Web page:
Palo Alto Networks CEO: ‘We Firmly Believe’ Dramatic Shift In Growth Strategy Will Pay Off

CEO Nikesh Arora discloses that the company has decided to take a short-term hit to growth — including through increasing free product offers to customers — in order to accelerate consolidation on its unified cybersecurity platform over the longer term.

Palo Alto Networks disclosed a major shift in strategy Tuesday aimed at enabling accelerated consolidation onto its unified security platform, which executives said will hamper growth rates for at least a year but should yield a significant payoff over the longer term.

The short-term hit to growth will come from providing increased incentives to customers such as free product offers, which Palo Alto Networks executives believe are necessary for customers to adopt more tools on its platform at a faster pace, executives said Tuesday during the vendor’s quarterly call with analysts.

[Related: Palo Alto Networks CEO Nikesh Arora: ‘Disrupt Ourselves,’ Transform The Industry]

“One of the hardest things to do is to change a strategy that is working,” Palo Alto Networks CEO Nikesh Arora said during the call. However, “we firmly believe as a management team that the changes we're making today are going to give us better prospects in the mid-to-long term and allow us to drive this consolidation much faster.”

The disclosure came in connection with the cybersecurity giant’s latest quarterly financial results, which revealed lower guidance for billings and revenue as a result of the revamped investment and growth strategy. Palo Alto Networks’ stock price sank 20 percent in after-hours trading Tuesday to $291.38 a share.

The company expects it will need 12 to 18 months before its growth rate recovers, Arora said.

In part, the shift in strategy is a response to the realities that customers face while trying to move to a consolidated platform from dependence on numerous individual tools — a situation that often involves dealing with an assortment of vendors and contractual end dates, he said.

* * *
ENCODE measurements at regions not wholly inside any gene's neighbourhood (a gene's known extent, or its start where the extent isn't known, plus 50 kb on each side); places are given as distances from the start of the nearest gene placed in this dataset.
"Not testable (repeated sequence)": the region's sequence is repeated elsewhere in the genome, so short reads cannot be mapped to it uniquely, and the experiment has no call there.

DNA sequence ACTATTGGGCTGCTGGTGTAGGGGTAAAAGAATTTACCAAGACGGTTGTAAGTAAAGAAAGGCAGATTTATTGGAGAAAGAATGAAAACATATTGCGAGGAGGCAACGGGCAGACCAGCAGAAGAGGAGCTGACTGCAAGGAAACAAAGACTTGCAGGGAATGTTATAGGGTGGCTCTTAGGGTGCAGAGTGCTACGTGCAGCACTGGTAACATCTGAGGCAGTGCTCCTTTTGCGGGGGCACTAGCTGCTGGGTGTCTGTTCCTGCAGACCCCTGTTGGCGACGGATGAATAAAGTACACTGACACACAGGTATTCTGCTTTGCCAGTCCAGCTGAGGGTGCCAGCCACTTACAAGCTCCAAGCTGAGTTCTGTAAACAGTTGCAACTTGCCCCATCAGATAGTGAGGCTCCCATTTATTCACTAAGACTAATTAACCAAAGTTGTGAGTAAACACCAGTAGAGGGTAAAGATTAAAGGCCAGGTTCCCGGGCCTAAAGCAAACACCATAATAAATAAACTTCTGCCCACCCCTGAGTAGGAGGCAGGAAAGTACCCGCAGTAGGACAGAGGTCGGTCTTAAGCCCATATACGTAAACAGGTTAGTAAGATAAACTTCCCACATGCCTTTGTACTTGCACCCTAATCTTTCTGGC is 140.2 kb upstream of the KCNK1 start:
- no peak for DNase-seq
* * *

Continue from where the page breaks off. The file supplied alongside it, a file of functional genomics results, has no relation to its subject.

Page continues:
To circumvent these challenges, Palo Alto Networks plans to instead allow customers to use its products free of charge for a period of time until the customer’s contracts with its other security vendors run out, according to Arora.

“That's taking away a lot of the economic exposure and the execution risk for our customers,” he said. “Now, you can call it a discount or you can call that a free offer. Our estimate is approximately it works out about six months worth of free product capabilities to our customers.”

However, once these initial free periods expire, Palo Alto Networks should end up with a significantly larger base of customers using a far greater number of the vendor’s tools, leading to a much bigger overall business, executives said.

Beyond the initial ramp-up period of the strategy, “we expect we can sustain higher growth than we provided” previously, Palo Alto Networks CFO Dipak Golechha said during the call with analysts Tuesday.

Channel Opportunities

In response to an analyst’s question about how the new strategy will affect compensation for the channel, Arora said that he expects there will be major benefits for partners from this approach. Since the strategy is aimed squarely at increasing the total size of contracts with customers, “the channel has a lot of incentive to help us drive this platformization,” he said.

Additionally, usage of more tools on the Palo Alto Networks platform means more services opportunities, Arora said. “These platform offers actually spin out a lot more services revenue than individual, best-of-breed offers,” he said.

For the second quarter of Palo Alto Networks’ fiscal 2024, ended Jan. 31, the company reported revenue of $1.97 billion, up 19 percent from a year earlier.

In connection with Palo Alto Networks’ new growth strategy, the longer-term goal for the vendor’s business is now to reach $15 billion in annual recurring revenue by its fiscal 2030, Arora said.

Platform Approach

Under Arora, Palo Alto Networks has completed 16 acquisitions since his arrival in June 2018. The acquisitions have been key to the vendor’s efforts to assemble a comprehensive cybersecurity platform — expanding Palo Alto Networks from a network security vendor into a platform covering most of today’s essential cybersecurity capabilities.

The platform approach is at the heart of Palo Alto Networks’ growth strategy, and it’s resonating with both partners and customers, Arora told CRN in an interview last July. Increasingly, the industry’s focus is shifting to building “longer-term cybersecurity architectures to create this integrated platform, which gives a better outcome,” he said.

In addition to network security, the Palo Alto Networks platform spans protection for cloud and applications, to secure access service edge (SASE) and zero trust security, to AI-powered threat detection and security operations.